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Announcing the winners of Facebook’s request for proposals on misinformation and polarization

Misinformation and polarization are fundamental challenges we face, not just as a company with the mission of bringing people together but also as members of societies dealing with layered challenges ranging from election interference to a global pandemic.

At the end of February, Facebook Research launched a request for proposals focusing on these dual challenges. Our goal is to support independent research that will contribute to the understanding of these phenomena and, in the long term, help us improve our policies, interventions, and tooling. We invited proposals that took any of a wide variety of research approaches to bring new perspectives into ongoing work on issues like health misinformation, affective polarization, digital literacy, and more.

We received over 1,000 proposals from 600 institutions and 77 countries around the world that covered an impressive range of disciplines and methodological approaches. The 25 awardees intend to investigate these issues across 42 countries: Argentina, Australia, Brazil, Canada, Chile, China, Colombia, Denmark, Egypt, Ethiopia, Germany, Ghana, Hungary, India, Indonesia, Israel, Italy, Kenya, Mexico, Myanmar, New Zealand, Nigeria, Pakistan, Philippines, Russia, Rwanda, Spain, South Africa, South Korea, Sudan, Taiwan, Tanzania, Thailand, Tunisia, Turkey, Uganda, Ukraine, United Arab Emirates, United Kingdom, United States, Vietnam, and Zimbabwe.

Proposals were evaluated by a selection committee comprising members of Facebook’s research and policy teams. The selection process was incredibly competitive, so we want to thank all the researchers who took the time to submit a proposal. Congratulations to the winners.

Research award winners

The names listed below are the principal investigators of each proposal.

Affective polarization and contentious politics: Women’s movement in Mexico
Marta Barbara Ochman, Instituto Tecnológico y de Estudios Superiores de Monterrey

Affective polarization: Causal drivers, online networks, and Interventions
Selim Erdem Aytaç, Koç University

Can third party fact-checkers on Facebook reduce affective polarization?
Fei Shen, City University of Hong Kong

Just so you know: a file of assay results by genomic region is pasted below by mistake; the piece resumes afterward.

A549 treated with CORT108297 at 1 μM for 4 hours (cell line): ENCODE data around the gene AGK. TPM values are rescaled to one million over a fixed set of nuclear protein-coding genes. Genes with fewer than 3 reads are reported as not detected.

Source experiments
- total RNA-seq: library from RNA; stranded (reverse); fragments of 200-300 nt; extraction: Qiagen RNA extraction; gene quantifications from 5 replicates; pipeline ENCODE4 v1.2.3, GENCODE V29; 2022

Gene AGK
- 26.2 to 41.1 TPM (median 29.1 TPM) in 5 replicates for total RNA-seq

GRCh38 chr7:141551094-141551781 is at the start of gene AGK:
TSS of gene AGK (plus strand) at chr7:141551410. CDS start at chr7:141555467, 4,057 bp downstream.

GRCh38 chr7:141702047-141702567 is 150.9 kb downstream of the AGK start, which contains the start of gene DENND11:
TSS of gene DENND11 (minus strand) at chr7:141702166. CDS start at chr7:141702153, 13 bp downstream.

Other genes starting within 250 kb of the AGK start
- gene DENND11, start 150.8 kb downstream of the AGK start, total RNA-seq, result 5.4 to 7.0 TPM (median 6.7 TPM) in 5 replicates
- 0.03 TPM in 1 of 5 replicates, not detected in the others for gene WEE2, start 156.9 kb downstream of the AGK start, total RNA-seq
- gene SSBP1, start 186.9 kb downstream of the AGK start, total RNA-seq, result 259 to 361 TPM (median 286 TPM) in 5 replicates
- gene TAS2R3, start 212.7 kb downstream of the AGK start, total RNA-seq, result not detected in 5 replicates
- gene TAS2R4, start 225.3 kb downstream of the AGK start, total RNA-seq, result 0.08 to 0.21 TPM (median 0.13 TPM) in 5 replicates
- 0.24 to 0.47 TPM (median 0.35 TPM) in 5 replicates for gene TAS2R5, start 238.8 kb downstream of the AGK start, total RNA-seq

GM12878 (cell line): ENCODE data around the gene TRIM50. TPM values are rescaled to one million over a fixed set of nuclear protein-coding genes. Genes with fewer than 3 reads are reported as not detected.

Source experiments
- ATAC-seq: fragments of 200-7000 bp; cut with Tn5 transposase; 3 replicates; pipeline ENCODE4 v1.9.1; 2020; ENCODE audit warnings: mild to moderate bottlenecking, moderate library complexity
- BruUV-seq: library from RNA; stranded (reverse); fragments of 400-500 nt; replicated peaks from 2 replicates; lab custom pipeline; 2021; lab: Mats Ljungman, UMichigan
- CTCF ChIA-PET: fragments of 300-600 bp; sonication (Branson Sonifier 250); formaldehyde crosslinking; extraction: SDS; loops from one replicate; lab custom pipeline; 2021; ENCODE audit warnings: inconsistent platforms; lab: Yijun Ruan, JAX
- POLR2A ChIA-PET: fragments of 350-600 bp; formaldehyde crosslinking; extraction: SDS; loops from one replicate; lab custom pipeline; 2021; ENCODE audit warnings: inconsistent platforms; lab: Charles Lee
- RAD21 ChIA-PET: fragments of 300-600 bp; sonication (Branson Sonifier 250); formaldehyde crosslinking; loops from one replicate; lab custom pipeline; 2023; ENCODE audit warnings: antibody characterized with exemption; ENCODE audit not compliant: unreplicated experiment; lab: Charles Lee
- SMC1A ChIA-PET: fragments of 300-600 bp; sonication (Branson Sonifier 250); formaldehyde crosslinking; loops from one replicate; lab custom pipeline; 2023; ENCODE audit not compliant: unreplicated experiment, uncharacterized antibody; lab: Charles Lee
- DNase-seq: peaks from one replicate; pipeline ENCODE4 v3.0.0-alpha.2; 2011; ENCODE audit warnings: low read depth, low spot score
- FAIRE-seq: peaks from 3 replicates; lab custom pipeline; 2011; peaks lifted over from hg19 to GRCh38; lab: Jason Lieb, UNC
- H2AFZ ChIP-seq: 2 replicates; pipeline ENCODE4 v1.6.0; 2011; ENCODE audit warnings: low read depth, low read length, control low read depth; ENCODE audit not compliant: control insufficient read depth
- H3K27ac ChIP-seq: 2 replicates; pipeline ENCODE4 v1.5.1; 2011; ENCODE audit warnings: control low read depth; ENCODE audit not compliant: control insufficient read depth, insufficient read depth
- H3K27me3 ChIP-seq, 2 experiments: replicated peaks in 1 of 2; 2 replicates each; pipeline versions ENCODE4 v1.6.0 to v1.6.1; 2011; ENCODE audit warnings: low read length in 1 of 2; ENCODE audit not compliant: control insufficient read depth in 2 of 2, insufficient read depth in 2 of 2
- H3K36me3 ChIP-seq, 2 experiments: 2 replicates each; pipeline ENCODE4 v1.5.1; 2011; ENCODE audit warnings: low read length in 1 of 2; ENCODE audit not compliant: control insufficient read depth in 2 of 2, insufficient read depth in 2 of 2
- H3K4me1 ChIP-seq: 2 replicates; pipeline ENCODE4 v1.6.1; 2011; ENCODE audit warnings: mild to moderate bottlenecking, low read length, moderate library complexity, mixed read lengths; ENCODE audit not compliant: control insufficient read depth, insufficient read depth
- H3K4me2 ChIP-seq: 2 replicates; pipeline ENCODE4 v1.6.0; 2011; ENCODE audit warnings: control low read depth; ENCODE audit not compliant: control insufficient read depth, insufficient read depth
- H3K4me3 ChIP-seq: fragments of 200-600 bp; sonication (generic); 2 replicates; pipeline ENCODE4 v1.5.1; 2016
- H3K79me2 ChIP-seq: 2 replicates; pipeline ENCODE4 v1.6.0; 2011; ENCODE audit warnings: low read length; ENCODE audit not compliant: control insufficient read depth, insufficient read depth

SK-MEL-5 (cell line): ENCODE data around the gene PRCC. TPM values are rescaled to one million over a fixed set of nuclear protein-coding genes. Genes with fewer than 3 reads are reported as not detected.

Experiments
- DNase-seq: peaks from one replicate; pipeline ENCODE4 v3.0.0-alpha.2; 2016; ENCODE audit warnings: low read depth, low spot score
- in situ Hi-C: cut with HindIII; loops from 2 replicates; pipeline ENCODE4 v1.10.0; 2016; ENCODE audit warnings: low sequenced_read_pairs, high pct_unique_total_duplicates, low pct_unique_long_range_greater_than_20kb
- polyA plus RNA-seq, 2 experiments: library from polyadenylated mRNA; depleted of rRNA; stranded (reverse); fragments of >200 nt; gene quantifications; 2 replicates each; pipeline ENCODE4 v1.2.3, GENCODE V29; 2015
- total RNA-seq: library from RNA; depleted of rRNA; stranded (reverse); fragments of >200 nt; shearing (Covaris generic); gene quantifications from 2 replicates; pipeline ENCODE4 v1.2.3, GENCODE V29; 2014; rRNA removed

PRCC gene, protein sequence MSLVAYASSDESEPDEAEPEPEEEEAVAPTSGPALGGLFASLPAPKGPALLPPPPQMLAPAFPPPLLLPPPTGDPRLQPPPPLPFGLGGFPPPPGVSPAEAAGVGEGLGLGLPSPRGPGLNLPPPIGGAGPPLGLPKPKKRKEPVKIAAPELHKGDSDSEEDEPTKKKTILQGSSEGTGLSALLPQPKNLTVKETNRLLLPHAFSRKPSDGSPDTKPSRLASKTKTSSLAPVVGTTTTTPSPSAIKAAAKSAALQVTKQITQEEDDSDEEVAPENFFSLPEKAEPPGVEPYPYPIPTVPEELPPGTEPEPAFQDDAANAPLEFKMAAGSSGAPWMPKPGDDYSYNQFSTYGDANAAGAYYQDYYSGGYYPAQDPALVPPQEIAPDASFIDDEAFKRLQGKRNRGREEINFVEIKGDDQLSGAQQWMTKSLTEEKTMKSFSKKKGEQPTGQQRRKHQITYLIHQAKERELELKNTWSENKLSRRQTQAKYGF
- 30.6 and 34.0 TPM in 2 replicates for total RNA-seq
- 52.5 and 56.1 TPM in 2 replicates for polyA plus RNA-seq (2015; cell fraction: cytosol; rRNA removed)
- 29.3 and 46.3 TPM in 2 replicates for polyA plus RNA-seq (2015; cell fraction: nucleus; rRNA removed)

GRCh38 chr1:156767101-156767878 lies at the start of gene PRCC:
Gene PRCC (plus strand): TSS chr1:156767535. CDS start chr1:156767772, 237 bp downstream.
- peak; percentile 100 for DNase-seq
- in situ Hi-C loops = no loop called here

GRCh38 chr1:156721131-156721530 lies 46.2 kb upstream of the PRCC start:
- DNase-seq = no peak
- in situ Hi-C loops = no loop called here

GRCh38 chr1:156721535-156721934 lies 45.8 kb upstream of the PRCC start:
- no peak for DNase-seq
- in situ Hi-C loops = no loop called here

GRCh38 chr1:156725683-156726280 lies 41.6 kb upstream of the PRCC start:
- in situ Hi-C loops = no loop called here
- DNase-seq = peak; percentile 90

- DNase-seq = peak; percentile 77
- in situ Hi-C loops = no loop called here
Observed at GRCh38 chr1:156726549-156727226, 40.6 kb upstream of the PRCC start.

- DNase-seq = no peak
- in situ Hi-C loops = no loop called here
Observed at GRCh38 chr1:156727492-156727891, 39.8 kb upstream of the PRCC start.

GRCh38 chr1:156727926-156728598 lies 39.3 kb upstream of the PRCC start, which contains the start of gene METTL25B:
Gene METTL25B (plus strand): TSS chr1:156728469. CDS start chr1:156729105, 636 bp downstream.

Countering deepfake misinformation among low digital-literacy populations
Ayesha Ali, Lahore University of Management Sciences

Cross-cultural psychological motivations of online political hostility
Michael Bang Petersen, Aarhus University

Dangerous speech, social media and violence in Ethiopia
Mercy Fekadu Mulugeta, Addis Ababa University

Digital literacy and misinformation among smallholder farmers in Tanzania
Justin Kalisti Urassa, Sokoine University of Agriculture

Digital literacy, demographics and misinformation in Myanmar
Hilary Oliva Faxon, Phandeeyar

Digital literacy in East Africa: A three country comparative study
Meghan Sobel Cohen, Regis University

Digital literacy in Latin America: Developing measures for WhatsApp
Kevin Munger, Pennsylvania State University

Do online video recommendation algorithms increase affective polarization?
Brandon Stewart, Princeton University

Do users in India, Kenya, Ghana react differently to problematic content?
Godfred Bokpin, CUTS Accra

Examining how ingroup dissent on social media mitigates false polarization
Victoria A. Parker, Wilfrid Laurier University

Exploring harmful [mis]information via normalized online violent content
Joanne Lloyd, University of Wolverhampton

Indigenous women and LBGTQI+ people and violence on Facebook
Bronwyn Carlson, Macquarie University

Micro-Influencers as digital community health workers
Kathryn Cottingham, Dartmouth College

Political elites and the appeal of fake news in Brazil
Natália Salgado Bueno, Emory University

Political identity ownership
Shannon C. McGregor, University of North Carolina at Chapel Hill

Quantifying harms of misinformation during the U.S. presidential election
Erik C. Nisbet, Northwestern University

Quantifying persistent effects of misinformation via neural signals
Joseph W. Kable, University of Pennsylvania

STOP! Selective trust originates polarization
Sergio Splendore, Universitá degli Studi di Milano

The circulation of dangerous speech in the 2020 Brazilian elections
Lucas Calil Guimarães Silva, Fundação Getúlio Vargas

The contagion of misinformation
Heidi Larson, London School of Hygiene & Tropical Medicine

Unpacking trust and bias in social media news in developing countries
Denis Stukal, University of Sydney

When online speech meets offline harm: Internet shutdowns in Africa
Nicole Stremlau, University of Oxford

To view our currently open research awards and to subscribe to our email list, visit our Research Awards page.

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